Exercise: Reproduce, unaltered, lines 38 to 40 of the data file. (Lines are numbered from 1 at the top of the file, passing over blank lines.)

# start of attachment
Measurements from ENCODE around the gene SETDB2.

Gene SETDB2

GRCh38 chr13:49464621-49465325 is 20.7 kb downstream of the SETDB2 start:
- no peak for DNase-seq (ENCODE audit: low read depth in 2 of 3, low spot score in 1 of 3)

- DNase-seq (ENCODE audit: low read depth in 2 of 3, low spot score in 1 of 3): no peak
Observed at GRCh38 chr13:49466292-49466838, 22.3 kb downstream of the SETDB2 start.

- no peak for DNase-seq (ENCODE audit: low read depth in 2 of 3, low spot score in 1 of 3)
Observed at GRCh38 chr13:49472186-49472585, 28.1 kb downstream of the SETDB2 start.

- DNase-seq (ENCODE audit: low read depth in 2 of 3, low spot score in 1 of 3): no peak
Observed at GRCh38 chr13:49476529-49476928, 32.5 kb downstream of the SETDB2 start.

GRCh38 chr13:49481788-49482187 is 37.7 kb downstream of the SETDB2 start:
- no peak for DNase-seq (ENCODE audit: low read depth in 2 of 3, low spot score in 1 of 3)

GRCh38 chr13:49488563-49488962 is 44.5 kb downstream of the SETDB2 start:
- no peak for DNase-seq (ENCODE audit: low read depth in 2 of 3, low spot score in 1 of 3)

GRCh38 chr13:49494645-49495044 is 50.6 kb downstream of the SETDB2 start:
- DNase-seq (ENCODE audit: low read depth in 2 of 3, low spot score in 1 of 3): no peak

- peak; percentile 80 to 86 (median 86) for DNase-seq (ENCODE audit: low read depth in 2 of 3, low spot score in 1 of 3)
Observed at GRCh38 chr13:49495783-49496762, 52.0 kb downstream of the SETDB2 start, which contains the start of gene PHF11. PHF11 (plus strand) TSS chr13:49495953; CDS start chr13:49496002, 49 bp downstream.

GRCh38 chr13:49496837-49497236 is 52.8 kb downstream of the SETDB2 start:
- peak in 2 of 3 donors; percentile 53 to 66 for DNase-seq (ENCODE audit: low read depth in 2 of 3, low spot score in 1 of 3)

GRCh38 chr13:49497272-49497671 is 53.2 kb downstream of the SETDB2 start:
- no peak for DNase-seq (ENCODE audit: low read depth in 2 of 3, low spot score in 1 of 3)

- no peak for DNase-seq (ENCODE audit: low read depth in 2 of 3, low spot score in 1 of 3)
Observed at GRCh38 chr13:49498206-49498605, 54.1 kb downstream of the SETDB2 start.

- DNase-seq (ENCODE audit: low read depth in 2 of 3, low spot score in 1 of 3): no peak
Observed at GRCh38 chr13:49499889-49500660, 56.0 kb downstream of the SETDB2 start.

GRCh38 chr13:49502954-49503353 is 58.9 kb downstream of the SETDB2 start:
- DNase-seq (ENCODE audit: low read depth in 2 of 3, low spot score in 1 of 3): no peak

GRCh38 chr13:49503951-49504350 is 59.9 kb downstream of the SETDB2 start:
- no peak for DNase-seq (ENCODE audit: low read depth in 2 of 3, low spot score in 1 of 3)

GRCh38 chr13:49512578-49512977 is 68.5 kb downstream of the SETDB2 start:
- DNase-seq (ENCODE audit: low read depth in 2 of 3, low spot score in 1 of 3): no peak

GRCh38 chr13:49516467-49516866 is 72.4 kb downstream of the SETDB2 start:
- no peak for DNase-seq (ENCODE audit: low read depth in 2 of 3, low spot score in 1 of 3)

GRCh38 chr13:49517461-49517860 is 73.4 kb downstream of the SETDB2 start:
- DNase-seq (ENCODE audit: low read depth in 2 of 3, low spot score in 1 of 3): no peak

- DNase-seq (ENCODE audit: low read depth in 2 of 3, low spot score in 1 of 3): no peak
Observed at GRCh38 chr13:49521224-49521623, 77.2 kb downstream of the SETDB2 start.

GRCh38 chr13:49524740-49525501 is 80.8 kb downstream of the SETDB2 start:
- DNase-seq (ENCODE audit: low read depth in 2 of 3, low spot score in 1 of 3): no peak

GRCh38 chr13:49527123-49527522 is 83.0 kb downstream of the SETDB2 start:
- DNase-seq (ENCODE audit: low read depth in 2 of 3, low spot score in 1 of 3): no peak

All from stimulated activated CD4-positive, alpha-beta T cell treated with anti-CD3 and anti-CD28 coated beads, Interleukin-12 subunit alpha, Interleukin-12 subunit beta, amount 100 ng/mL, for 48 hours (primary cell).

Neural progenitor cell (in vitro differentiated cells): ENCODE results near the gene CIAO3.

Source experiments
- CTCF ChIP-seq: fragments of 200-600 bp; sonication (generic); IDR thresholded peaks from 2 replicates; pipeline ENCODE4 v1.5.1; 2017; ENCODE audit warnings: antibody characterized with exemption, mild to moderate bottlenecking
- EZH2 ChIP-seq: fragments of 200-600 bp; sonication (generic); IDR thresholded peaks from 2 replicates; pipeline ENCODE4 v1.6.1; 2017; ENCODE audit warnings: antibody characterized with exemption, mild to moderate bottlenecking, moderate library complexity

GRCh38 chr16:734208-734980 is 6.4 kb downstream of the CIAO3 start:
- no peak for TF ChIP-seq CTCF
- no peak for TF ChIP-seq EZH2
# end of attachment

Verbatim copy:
Observed at GRCh38 chr13:49521224-49521623, 77.2 kb downstream of the SETDB2 start.

GRCh38 chr13:49524740-49525501 is 80.8 kb downstream of the SETDB2 start:
- DNase-seq (ENCODE audit: low read depth in 2 of 3, low spot score in 1 of 3): no peak